is the author of three novels, and is currently working on her fourth (I can’t wait! She is one of my favourite authors). She is a long time advocate of women’s rights – particularly in breastfeeding.
What follows is an excerpt of a post originally written on Kim’s facebook page. It is shared here, with permission (and in full here). Thank you Kim – your words are wise and need to be spread far and wide!
It is safe to say that in the developed world at least, most parents know that breastfeeding is healthy. Yet globally, breastfeeding rates remain critically low. Despite years of pro-breastfeeding health initiatives, in Australia, less than 2 in 10 babies are exclusively breastfed to even five months.
Why? If breastfeeding is largely acknowledged as optimum, why are the majority of parents not doing it? The fact that formula is everywhere, along with the widely accepted message that breastfeeding is ‘hard’, would suggest an answer as being: Because breastfeeding often doesn’t work.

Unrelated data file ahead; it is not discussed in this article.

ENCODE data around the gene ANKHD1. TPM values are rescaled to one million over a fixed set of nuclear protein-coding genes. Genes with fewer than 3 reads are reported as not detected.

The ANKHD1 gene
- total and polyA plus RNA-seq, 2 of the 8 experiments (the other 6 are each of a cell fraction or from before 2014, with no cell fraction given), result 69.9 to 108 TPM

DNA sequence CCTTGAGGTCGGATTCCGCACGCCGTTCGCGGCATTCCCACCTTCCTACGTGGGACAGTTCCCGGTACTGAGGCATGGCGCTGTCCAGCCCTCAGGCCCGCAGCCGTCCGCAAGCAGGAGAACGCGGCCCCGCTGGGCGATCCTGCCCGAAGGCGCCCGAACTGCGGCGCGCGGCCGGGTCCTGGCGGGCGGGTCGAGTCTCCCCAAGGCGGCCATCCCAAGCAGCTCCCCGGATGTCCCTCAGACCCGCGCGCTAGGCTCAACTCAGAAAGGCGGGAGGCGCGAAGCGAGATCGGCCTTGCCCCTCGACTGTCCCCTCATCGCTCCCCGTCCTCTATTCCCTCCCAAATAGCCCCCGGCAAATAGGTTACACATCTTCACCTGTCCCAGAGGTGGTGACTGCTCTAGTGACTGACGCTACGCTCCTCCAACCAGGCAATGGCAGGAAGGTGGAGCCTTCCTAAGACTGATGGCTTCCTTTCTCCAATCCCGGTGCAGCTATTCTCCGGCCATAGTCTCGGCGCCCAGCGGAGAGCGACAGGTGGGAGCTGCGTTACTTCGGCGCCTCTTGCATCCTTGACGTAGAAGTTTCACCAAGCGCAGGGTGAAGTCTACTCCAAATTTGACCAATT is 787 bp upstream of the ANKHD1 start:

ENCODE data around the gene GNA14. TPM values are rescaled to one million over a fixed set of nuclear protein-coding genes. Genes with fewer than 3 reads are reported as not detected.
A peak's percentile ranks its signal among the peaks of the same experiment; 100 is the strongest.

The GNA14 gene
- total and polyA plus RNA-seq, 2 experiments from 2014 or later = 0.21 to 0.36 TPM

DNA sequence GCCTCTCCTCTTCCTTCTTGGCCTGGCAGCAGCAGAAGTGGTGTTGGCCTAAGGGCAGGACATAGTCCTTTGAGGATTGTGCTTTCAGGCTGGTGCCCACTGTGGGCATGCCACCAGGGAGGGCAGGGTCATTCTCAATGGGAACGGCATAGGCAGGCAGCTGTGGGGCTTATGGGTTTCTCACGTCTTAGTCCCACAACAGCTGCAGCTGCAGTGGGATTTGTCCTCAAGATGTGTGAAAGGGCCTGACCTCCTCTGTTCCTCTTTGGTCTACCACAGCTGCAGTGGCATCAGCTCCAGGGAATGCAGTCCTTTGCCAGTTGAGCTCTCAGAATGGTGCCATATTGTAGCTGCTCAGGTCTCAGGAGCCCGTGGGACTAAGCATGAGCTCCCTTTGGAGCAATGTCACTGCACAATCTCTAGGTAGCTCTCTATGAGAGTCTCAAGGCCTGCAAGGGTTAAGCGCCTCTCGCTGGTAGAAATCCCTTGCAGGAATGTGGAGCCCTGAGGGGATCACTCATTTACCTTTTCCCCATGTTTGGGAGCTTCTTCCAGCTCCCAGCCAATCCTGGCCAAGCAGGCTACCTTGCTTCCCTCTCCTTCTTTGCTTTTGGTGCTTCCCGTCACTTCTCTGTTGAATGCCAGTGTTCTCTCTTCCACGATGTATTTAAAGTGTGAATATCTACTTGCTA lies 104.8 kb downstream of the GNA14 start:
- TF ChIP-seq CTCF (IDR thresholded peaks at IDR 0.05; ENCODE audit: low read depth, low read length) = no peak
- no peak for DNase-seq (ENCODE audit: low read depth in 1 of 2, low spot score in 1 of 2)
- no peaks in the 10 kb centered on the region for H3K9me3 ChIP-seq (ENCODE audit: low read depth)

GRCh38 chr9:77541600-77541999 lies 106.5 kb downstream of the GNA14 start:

But from an evolutionary perspective, the mass failure of lactation makes no sense. If all of human history matched today’s rates of breastfeeding, it is implausible that our species could have survived, let alone thrived.
So an urgent and more fundamental question needs to be asked: Why are we so willing to believe that women’s bodies en masse simply don’t work?